One thing that bothered park commissioner Les Coyne was a lack of specificity about the metrics for success. He described the section outlining the goals of the program as “pretty light.” Coyne also said, “Quite honestly, this is pretty loose in my book. I’m uncomfortable with it.”
Jess Klein, who’s the health and wellness coordinator for Bloomington’s parks department, pointed Coyne to a section of the proposal that talks about how the program will be reviewed. In December the program is supposed to be evaluated. That’s when the community partners on the program will meet again to discuss it. It will be evaluated in part based on data collected on the number of syringes specifically found in the parks. That will include syringes found on the ground as well as in the already-installed sharps containers, Klein said.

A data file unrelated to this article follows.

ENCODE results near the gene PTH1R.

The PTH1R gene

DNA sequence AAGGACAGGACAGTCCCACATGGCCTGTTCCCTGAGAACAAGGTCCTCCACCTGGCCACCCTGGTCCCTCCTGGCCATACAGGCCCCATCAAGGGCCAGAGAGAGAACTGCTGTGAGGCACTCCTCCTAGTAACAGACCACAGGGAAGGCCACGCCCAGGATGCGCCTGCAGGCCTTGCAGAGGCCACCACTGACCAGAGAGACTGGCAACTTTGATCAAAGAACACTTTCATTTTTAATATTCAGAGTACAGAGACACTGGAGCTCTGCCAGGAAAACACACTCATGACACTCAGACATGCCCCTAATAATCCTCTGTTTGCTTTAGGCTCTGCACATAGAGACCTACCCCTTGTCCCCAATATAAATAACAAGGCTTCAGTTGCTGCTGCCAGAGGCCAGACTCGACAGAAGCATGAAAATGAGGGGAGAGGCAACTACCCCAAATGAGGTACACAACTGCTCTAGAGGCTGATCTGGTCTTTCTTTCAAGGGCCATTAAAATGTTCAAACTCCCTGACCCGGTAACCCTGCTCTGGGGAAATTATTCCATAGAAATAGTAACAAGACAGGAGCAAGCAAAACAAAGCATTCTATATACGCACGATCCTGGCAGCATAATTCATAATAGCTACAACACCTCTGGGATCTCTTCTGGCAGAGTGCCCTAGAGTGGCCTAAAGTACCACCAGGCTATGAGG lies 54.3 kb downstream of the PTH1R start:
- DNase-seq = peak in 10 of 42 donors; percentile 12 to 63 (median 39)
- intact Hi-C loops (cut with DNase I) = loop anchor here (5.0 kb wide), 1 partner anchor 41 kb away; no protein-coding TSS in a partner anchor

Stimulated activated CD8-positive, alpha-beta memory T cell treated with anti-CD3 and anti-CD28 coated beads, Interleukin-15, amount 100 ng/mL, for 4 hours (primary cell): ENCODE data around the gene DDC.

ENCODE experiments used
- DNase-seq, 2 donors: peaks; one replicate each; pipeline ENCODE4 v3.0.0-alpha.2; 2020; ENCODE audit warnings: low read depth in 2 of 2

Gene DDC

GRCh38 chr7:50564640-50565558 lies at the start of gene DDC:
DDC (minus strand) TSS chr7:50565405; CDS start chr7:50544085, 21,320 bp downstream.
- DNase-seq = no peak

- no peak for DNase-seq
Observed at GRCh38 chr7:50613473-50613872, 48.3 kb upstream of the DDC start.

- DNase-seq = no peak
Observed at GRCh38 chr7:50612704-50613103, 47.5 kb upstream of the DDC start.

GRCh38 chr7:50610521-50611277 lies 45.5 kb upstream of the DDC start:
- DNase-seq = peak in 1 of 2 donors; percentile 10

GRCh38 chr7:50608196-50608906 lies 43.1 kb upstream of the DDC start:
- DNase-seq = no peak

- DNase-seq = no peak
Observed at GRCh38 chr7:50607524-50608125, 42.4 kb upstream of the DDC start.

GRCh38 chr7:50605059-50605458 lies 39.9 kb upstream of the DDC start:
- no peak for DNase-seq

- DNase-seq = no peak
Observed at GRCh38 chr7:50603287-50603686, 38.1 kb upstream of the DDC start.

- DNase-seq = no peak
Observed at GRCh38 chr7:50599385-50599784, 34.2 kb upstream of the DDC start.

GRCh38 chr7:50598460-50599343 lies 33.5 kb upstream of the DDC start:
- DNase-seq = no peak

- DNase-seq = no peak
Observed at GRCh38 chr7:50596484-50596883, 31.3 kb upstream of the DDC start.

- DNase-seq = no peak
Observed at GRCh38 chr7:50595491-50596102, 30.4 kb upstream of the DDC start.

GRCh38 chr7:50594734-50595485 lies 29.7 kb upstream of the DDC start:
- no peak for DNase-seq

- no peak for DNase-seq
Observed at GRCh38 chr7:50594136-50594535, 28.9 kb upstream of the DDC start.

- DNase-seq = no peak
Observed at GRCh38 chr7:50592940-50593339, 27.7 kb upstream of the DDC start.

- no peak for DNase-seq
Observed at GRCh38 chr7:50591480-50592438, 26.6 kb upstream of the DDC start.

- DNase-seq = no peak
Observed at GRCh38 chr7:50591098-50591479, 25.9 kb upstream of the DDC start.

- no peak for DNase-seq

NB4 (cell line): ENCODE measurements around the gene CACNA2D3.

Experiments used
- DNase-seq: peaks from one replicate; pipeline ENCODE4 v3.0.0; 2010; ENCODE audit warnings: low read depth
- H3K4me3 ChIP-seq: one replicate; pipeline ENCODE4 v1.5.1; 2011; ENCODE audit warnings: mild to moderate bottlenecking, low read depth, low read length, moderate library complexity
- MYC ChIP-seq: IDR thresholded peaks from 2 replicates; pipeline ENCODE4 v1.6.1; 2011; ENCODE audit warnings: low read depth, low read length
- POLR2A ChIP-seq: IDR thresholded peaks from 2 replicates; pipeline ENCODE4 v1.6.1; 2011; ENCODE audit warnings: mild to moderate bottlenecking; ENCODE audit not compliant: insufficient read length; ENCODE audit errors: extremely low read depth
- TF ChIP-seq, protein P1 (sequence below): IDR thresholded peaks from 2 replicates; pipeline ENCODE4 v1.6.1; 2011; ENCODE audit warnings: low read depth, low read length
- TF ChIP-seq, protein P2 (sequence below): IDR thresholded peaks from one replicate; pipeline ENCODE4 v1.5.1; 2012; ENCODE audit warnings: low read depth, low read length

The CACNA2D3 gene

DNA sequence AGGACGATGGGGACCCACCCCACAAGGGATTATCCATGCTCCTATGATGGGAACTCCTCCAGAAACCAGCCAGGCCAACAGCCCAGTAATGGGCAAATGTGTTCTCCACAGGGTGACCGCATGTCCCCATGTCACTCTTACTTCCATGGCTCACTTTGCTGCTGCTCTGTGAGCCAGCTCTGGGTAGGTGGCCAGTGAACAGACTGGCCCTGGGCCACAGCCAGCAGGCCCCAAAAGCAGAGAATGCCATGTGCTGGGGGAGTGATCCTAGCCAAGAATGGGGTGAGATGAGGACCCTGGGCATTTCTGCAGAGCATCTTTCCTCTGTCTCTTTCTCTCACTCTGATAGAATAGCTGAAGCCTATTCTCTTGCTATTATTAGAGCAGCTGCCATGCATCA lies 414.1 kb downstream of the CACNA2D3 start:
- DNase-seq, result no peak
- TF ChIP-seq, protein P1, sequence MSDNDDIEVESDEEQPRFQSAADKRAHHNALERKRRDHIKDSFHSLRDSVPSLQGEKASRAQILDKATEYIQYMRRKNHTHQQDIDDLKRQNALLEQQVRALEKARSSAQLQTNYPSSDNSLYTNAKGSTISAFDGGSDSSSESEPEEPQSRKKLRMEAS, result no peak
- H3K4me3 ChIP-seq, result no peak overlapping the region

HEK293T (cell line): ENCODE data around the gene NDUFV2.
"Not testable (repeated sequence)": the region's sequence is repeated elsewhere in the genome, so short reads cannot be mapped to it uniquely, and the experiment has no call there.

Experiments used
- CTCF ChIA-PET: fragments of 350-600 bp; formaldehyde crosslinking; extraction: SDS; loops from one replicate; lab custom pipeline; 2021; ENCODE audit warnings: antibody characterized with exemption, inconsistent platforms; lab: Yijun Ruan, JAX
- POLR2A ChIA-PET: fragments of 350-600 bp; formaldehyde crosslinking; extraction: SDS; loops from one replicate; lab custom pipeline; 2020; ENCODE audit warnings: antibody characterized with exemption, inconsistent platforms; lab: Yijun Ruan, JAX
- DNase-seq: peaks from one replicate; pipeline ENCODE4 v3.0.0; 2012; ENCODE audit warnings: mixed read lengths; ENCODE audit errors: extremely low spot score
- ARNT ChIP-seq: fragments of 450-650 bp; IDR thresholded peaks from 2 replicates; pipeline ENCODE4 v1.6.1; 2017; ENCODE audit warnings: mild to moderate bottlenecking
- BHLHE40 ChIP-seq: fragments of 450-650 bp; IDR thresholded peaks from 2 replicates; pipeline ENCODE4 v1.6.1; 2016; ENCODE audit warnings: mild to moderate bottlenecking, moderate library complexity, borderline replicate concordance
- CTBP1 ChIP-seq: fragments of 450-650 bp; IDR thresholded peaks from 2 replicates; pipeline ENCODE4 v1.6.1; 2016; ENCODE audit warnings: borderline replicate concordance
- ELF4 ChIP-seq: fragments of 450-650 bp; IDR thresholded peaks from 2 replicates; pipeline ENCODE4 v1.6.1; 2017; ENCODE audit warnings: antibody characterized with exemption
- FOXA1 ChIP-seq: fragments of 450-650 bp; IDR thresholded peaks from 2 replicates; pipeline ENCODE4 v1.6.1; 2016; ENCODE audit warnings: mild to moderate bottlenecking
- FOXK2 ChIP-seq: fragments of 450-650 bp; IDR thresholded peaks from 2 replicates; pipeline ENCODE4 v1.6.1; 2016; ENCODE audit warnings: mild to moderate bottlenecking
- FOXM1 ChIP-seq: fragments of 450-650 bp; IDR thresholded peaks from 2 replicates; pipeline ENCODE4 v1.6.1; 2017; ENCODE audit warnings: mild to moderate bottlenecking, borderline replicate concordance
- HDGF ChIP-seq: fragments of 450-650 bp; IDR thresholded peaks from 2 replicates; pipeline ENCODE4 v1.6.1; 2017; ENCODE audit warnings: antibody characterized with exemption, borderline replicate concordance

Also factoring into the evaluation will be the type of public comments that are received about these sites, especially Seminary Park, Klein said. Coyne responded by saying that most of the evaluation sounded like it would be anecdotal. Klein countered by saying the data on syringes would be quantitative.
Coyne was also bothered by what he called the potential for “mission creep” by the parks department. Addressing parks and recreation department director Paula McDevitt, Coyne said, “You and I have talked about: Are we in the social work business? Is that part of our mission? And I think you and I have understood, we’re not in that business. Now, we may go into that business, maybe through the master plan or whatever. But I see this as a significant mission creep into that area.”